PITTSBURGH, Pa. (SBG) — Researchers around the world are frantically working on a vaccine to combat COVID-19. But what if you could one day get that protection without a shot? One research team in Pittsburgh is working on a small skin patch it says has the potential to stick it to the coronavirus in an innovative way.
It’s a tiny flexible patch, as small as your fingertip. It may look like a high tech Band-Aid, but the team designing a new, innovative vaccine and delivery system, says it isn't designed to stop bleeding. Instead, what they're developing at the University of Pittsburgh School of Medicine and UPMC is a novel approach to battling coronavirus.
Dr. Louis Falo, Professor and Chairman of the Department of Dermatology at University of Pittsburgh School of Medicine, explains how the patch works, "It’s composed of about 400 small needles about the width of a human hair."
Falo says their team's vaccine, if eventually approved by the Food and Drug Administration, would deliver the COVID-19 protection we need through the skin. It follows in the footsteps of another clinical trial linked to Pitt that uses what's called a microneedle array to deliver chemotherapy to skin cancer. But despite relying on hundreds of tiny needles, this kind of patch avoids the pain of the shots we all hate. Dr. Falo said, "They don't cause any bleeding. The needles are very short so they're just long enough to penetrate the outer layers of the skin so that we get good delivery but not long enough to hit any pain receptors or blood vessels."
"They’re like small Washington monuments," said Dr. Falo while showcasing enlarged images of the microneedles. "The antigen is in the tip of the needles."
The lack of pain is just one simple side benefit, according to the team at Pitt. Their vaccine and delivery system also uses inexpensive material, doesn’t have to be kept cold for shipping or storage and it’s simple enough to potentially be administered without a healthcare worker in the future. But the big deal is how quickly and easily scientists say it can be manufactured and put into the hands of people who need it, if it clears FDA hurdles.
"In this case, the pandemic is all over the world so we potentially need 4 billion doses of vaccine which we are not going to be manufactured in a short period of time," said Dr. Andrea Gambotto, Associate Professor of Surgery at the University of Pittsburgh School of Medicine, who is a key member of the vaccine development team. "Ideally a vaccine needs to be manufactured with scalable technology."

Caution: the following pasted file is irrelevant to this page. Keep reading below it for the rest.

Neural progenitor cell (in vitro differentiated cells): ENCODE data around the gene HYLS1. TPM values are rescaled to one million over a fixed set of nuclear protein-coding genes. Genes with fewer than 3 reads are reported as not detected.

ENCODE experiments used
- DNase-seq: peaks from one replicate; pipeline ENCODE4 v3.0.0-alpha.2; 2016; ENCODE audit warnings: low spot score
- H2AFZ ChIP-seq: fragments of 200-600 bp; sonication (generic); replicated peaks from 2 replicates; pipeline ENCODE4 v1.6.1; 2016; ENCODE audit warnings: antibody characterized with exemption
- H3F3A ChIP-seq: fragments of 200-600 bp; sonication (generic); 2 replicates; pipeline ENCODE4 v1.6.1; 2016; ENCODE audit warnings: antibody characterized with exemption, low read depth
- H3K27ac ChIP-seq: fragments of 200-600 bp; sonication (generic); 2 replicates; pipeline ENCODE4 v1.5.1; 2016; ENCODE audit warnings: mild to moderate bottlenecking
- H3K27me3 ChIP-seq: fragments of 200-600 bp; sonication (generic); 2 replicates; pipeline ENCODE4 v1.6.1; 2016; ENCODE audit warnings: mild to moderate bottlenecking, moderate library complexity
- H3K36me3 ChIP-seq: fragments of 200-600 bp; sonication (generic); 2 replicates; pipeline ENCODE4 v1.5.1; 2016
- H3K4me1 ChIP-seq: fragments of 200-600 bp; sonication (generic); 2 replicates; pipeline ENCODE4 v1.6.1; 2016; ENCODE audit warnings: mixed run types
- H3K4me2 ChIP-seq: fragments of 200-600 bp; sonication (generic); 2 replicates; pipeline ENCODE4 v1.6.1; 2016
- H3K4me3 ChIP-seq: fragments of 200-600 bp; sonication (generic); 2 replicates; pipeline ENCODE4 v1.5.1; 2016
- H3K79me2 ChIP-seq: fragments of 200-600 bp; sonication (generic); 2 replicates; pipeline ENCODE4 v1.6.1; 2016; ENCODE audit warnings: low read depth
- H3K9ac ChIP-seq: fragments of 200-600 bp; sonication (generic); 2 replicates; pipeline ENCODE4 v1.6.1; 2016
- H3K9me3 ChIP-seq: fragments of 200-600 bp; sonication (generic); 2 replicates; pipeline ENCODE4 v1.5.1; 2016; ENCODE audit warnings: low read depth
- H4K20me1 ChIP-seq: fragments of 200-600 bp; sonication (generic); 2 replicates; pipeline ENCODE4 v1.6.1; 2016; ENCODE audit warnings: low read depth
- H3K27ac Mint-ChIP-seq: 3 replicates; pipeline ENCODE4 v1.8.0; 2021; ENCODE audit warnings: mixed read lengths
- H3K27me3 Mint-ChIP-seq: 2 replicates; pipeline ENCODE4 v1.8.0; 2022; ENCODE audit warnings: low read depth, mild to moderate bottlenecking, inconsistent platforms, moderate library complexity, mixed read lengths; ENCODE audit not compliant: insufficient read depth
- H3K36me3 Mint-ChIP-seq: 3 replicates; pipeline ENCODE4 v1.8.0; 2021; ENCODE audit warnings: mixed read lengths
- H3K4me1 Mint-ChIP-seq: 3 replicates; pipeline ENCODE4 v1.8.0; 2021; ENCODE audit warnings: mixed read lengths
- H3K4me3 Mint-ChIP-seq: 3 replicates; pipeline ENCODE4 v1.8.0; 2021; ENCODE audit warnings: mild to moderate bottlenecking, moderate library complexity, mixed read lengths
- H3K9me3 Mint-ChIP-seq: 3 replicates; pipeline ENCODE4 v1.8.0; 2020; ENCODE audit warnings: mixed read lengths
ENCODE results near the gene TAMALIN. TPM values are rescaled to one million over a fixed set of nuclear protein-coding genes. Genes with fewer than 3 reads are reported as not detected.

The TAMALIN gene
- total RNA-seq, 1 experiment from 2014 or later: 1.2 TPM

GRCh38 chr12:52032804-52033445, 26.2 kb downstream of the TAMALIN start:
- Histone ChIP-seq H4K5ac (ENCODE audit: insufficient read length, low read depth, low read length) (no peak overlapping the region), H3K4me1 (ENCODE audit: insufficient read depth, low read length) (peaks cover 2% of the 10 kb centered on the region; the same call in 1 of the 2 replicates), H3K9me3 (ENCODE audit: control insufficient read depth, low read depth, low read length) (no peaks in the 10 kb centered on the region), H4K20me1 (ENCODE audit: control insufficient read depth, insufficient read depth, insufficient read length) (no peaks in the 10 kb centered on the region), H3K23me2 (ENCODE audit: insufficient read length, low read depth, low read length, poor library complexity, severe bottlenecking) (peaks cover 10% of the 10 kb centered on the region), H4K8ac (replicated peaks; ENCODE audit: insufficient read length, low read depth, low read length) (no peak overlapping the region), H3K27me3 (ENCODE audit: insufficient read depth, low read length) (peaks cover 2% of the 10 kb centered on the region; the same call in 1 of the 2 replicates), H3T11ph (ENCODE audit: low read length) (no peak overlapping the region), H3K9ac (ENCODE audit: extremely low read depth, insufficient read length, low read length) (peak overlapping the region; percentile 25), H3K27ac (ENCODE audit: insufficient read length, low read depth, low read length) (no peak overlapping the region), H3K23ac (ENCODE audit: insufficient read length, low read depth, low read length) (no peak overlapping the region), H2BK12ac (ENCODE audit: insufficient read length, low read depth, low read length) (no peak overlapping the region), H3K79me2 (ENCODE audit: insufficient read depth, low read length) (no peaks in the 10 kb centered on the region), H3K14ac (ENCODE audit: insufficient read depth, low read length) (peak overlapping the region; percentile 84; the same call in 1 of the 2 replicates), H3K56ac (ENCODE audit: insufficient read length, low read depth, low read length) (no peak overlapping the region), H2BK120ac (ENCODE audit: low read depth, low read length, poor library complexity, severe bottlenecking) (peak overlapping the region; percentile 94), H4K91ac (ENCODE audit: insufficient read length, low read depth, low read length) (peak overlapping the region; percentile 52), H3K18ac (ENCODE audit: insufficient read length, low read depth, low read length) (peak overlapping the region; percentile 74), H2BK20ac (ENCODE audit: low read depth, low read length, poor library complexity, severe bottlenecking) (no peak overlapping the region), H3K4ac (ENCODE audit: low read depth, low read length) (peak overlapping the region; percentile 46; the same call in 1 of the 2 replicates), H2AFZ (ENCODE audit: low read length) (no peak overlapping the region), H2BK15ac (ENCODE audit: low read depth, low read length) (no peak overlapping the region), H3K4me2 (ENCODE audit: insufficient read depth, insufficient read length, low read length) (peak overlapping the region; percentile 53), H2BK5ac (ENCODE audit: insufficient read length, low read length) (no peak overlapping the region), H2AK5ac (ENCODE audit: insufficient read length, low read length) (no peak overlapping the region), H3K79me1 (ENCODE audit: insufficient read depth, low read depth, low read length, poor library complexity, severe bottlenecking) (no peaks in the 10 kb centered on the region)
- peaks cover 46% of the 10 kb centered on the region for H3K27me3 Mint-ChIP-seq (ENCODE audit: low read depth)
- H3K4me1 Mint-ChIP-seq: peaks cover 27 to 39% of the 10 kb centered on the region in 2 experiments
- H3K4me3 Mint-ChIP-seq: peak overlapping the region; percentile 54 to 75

And that’s the difference maker here, researchers say. According to scientists at Pitt, this type of microneedle array would be easy to scale up. Right now, with just one worker they say they’ve got the ability to crank out 100 doses a day. An industrial lab could potentially do thousands of times that work. "We can distribute this worldwide, globally, very quickly," said Dr. Falo.
Dr. William Moss, Executive Director of the International Vaccine Access Center at Johns Hopkins Bloomberg School of Public Health, tells Spotlight on America there's no doubt this type of vaccine technology could be scaled. But it would require a new process that he says could create some delays in distribution. He pointed out that while some smaller companies are currently making this technology on the limited scale needed for clinical trials, no major manufacturers are currently capable of producing this type of microneedle vaccine in large scale. Dr. Moss also questioned how likely investors might be to back an idea like this in light of the fact manufacturers don’t have a true sense of future demand.
Pitt's team told us the molds needed for their microneedle array can be easily and inexpensively produced by 3D printing. The group said development and scaling up of the process was already happening, with the potential for Pitt and UPMC to seek funding through private partnerships or the government to continue production down the road in a larger scale.
But like other institutions in the race to create a vaccine, the scientists in Pittsburgh still need to conduct clinical trials before they make any serious moves on production for the masses. Experts have speculated the entire approval process could take months, even a year or longer. Dr. Falo remains hopeful, saying "We need to bring all those scientists together from different areas, working together, to be successful in this effort and that’s what’s happening here."